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I don't think there is such a beast as "enterprise software". I do, however, think that there is such a thing as an "enterprise resource". If you look at the items you described (water, power, connectivity, information), the common theme is that there is a resource that is used. The mechanism by which that resource is distributed isn't the important factor.

Taking connectivity as an example, you can provide that resource using CAT-5, twisted-pair, wireless, optical ... the list goes on and on. In fact, connectivity is often provided over a combination of those methods. So, which connectivity method is "enterprise-level"? Well, it depends on what the enterprise requires. Many enterprises wouldn't consider twisted-pair to be "enterprise-level," because it isn't powerful enough. But, many other enterprises use it quite nicely.

I think the same goes for programming languages, only moreso. Programming languages don't actually distribute or store an enterprise resource. They provide the foundation for creating the tool(s) that distribute or store said resource. Oracle is an enterprise-level application because it can store and search information with the requirements an enterprise has concerning said information. One would need to speak about an application written in Perl that meets the need of information distribution. For example, no-one would deny that Amazon or CitySearch are "enterprises." They both use Perl, which means that Perl can be used as a foundation for building applications that can store and/or distribute enterprise resources.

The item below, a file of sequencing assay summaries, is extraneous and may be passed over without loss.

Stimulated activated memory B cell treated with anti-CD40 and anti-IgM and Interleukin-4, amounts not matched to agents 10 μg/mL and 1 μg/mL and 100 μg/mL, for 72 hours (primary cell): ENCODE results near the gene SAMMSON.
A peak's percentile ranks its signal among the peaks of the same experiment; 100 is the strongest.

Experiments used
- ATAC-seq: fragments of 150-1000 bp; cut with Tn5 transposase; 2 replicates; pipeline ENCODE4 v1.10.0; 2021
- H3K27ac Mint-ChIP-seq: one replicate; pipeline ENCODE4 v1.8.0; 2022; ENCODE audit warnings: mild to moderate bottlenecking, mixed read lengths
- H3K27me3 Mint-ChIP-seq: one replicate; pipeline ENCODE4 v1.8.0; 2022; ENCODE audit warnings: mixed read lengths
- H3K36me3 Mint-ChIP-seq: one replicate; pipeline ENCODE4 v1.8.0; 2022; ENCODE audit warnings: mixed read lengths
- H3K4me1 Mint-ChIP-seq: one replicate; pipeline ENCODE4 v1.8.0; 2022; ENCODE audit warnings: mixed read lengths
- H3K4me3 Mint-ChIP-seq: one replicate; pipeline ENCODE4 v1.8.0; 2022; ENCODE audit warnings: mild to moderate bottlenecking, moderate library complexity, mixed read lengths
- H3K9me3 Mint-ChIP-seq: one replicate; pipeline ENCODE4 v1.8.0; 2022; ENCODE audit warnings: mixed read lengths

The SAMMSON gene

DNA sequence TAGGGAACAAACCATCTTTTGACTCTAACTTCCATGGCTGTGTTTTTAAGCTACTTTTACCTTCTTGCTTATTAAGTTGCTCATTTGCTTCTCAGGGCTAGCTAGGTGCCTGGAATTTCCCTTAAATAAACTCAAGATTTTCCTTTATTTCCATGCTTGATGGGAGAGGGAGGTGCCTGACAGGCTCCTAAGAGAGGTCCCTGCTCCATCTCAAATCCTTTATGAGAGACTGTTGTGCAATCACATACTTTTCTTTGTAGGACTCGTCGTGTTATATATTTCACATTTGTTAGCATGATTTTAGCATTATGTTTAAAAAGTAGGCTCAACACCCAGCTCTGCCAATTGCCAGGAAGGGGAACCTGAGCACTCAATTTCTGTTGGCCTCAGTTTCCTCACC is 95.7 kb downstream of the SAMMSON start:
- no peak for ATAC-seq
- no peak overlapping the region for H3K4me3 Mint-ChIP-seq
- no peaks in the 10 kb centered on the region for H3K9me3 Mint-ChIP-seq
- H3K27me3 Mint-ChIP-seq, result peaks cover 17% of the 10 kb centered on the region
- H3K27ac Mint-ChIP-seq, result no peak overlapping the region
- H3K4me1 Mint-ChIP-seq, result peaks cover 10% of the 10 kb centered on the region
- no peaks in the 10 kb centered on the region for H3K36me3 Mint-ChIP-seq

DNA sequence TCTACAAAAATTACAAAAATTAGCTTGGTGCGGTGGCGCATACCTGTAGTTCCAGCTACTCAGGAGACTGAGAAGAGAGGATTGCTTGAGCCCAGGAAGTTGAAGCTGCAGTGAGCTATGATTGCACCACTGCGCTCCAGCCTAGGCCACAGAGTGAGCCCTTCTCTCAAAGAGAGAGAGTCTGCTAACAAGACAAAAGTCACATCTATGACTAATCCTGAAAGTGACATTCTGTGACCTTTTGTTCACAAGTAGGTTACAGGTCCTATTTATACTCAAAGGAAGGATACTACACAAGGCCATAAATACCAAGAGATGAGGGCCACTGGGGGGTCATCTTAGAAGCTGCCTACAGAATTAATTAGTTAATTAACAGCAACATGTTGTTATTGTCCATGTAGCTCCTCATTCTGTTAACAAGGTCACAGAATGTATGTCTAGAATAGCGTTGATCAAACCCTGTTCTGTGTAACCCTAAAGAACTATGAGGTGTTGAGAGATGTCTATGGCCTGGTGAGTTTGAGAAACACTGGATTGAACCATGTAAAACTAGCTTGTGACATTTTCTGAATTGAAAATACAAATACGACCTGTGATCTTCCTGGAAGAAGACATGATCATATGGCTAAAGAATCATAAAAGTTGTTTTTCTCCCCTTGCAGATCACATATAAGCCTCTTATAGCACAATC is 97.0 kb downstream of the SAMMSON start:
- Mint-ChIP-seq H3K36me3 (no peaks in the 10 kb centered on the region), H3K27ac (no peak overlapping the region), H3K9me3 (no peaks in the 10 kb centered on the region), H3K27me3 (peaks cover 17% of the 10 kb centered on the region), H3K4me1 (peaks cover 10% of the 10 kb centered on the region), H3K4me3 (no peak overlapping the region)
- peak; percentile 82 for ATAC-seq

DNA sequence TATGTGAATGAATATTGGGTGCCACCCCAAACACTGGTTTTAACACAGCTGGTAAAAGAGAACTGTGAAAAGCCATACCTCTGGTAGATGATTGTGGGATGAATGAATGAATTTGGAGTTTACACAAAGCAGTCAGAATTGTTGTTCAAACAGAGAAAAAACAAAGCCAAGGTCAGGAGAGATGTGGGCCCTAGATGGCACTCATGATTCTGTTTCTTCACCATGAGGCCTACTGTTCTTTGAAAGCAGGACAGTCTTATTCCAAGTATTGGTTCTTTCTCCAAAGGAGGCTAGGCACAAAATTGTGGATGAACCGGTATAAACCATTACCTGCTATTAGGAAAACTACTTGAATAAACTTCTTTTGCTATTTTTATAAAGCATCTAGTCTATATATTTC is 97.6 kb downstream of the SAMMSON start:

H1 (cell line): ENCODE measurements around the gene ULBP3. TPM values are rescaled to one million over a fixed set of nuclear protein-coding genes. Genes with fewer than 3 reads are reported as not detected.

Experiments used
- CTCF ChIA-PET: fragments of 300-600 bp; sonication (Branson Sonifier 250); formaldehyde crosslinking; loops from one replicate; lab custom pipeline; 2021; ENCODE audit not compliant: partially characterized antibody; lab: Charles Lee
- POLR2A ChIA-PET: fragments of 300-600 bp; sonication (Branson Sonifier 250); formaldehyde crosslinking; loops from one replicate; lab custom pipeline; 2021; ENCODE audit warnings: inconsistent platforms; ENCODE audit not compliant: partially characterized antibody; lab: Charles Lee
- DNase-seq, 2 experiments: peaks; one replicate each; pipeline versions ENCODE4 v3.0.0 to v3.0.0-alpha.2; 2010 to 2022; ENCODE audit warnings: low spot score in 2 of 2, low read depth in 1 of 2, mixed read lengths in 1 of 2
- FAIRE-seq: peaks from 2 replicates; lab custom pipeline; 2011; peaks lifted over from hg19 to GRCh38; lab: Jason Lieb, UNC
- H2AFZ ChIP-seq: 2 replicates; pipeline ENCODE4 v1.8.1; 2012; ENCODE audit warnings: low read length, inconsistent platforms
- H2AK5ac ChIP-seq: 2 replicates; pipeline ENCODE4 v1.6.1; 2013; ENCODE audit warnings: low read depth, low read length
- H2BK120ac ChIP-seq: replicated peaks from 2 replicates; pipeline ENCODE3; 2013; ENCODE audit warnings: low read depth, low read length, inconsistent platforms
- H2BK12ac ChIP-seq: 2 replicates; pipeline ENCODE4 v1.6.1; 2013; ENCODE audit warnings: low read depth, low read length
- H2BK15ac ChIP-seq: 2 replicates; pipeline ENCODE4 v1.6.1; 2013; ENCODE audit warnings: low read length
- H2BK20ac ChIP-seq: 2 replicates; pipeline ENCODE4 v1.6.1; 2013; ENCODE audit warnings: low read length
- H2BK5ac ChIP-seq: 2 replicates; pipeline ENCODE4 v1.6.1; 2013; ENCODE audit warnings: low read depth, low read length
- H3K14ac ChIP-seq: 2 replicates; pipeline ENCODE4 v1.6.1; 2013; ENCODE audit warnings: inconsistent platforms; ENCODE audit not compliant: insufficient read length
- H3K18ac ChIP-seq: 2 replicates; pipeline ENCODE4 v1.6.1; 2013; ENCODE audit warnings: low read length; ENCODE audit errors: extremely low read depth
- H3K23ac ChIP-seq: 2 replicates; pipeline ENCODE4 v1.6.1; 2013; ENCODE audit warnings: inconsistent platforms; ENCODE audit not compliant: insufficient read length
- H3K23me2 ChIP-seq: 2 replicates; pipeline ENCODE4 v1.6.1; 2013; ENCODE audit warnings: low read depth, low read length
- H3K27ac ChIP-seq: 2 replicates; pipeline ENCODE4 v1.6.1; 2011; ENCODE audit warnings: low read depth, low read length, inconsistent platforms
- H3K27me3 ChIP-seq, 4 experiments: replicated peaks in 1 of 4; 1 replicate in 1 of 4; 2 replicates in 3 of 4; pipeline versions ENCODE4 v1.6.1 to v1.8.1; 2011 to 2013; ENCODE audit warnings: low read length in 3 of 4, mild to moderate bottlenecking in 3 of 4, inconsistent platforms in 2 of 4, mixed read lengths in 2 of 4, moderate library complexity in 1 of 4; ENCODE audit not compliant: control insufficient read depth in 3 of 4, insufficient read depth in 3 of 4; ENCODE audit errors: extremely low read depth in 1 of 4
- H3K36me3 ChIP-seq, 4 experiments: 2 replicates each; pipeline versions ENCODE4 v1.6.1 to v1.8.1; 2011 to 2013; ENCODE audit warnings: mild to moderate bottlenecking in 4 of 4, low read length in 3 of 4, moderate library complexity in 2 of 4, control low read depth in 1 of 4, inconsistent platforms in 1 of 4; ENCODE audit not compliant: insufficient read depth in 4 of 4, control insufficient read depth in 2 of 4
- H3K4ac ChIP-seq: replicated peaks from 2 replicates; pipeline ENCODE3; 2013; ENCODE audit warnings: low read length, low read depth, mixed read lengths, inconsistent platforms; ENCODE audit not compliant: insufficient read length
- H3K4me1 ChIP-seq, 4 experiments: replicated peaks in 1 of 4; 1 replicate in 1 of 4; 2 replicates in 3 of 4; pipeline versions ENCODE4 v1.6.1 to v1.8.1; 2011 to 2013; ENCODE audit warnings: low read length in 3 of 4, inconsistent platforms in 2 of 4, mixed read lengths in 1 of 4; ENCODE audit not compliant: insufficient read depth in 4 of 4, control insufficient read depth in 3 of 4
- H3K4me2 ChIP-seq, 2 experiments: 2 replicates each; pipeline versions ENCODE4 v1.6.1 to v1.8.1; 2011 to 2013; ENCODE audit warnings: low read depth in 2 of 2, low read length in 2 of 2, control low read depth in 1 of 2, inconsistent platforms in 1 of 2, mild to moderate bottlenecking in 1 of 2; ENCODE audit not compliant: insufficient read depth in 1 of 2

In that regard, every single programming language in common use* can be used to build an application that handles an enterprise resource. One now has to discuss the costs and benefits associated with writing a given application in a given programming language. For example, when writing a web application, no-one seriously thinks that C is the appropriate way to go. Yet, C is the only language used to write the webserver or an enterprise-capable RDBMS. That's the same calculus, by the way, that's used to evaluate MySQL vs. SQL*Server vs. Oracle. There's no reason it shouldn't be applied to programming languages in the same fashion.

*: Befunge and Brainf*ck need not apply.

My criteria for good software:
  1. Does it work?
  2. Can someone else come in, make a change, and be reasonably certain no bugs were introduced?

In reply to Re: What is Enterprise Software? by dragonchild
in thread What is Enterprise Software? by brian_d_foy

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